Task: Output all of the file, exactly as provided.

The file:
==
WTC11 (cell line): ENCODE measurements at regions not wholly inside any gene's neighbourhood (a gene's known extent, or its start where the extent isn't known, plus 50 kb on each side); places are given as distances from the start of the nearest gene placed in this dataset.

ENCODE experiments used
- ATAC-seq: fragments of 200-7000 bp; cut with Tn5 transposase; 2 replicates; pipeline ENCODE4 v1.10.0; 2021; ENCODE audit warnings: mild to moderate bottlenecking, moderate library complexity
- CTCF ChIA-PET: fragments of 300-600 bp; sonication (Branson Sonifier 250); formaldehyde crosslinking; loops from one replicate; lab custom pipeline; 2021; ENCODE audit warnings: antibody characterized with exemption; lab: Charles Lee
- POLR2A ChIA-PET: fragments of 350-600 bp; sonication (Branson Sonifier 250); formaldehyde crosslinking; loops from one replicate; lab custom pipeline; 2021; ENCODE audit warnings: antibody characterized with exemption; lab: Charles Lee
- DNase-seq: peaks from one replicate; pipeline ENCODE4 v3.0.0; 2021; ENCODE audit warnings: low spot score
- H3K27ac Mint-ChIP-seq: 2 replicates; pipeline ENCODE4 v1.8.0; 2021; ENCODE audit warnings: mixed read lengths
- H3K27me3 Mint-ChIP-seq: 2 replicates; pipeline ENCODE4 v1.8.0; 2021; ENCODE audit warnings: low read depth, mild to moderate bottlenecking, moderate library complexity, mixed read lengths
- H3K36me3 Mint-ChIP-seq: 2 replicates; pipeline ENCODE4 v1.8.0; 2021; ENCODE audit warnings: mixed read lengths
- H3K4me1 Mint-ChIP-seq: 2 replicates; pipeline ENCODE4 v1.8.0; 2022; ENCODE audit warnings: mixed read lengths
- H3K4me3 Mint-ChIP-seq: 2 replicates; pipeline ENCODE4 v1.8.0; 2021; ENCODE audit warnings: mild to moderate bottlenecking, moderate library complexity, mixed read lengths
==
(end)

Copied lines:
WTC11 (cell line): ENCODE measurements at regions not wholly inside any gene's neighbourhood (a gene's known extent, or its start where the extent isn't known, plus 50 kb on each side); places are given as distances from the start of the nearest gene placed in this dataset.

ENCODE experiments used
- ATAC-seq: fragments of 200-7000 bp; cut with Tn5 transposase; 2 replicates; pipeline ENCODE4 v1.10.0; 2021; ENCODE audit warnings: mild to moderate bottlenecking, moderate library complexity
- CTCF ChIA-PET: fragments of 300-600 bp; sonication (Branson Sonifier 250); formaldehyde crosslinking; loops from one replicate; lab custom pipeline; 2021; ENCODE audit warnings: antibody characterized with exemption; lab: Charles Lee
- POLR2A ChIA-PET: fragments of 350-600 bp; sonication (Branson Sonifier 250); formaldehyde crosslinking; loops from one replicate; lab custom pipeline; 2021; ENCODE audit warnings: antibody characterized with exemption; lab: Charles Lee
- DNase-seq: peaks from one replicate; pipeline ENCODE4 v3.0.0; 2021; ENCODE audit warnings: low spot score
- H3K27ac Mint-ChIP-seq: 2 replicates; pipeline ENCODE4 v1.8.0; 2021; ENCODE audit warnings: mixed read lengths
- H3K27me3 Mint-ChIP-seq: 2 replicates; pipeline ENCODE4 v1.8.0; 2021; ENCODE audit warnings: low read depth, mild to moderate bottlenecking, moderate library complexity, mixed read lengths
- H3K36me3 Mint-ChIP-seq: 2 replicates; pipeline ENCODE4 v1.8.0; 2021; ENCODE audit warnings: mixed read lengths
- H3K4me1 Mint-ChIP-seq: 2 replicates; pipeline ENCODE4 v1.8.0; 2022; ENCODE audit warnings: mixed read lengths
- H3K4me3 Mint-ChIP-seq: 2 replicates; pipeline ENCODE4 v1.8.0; 2021; ENCODE audit warnings: mild to moderate bottlenecking, moderate library complexity, mixed read lengths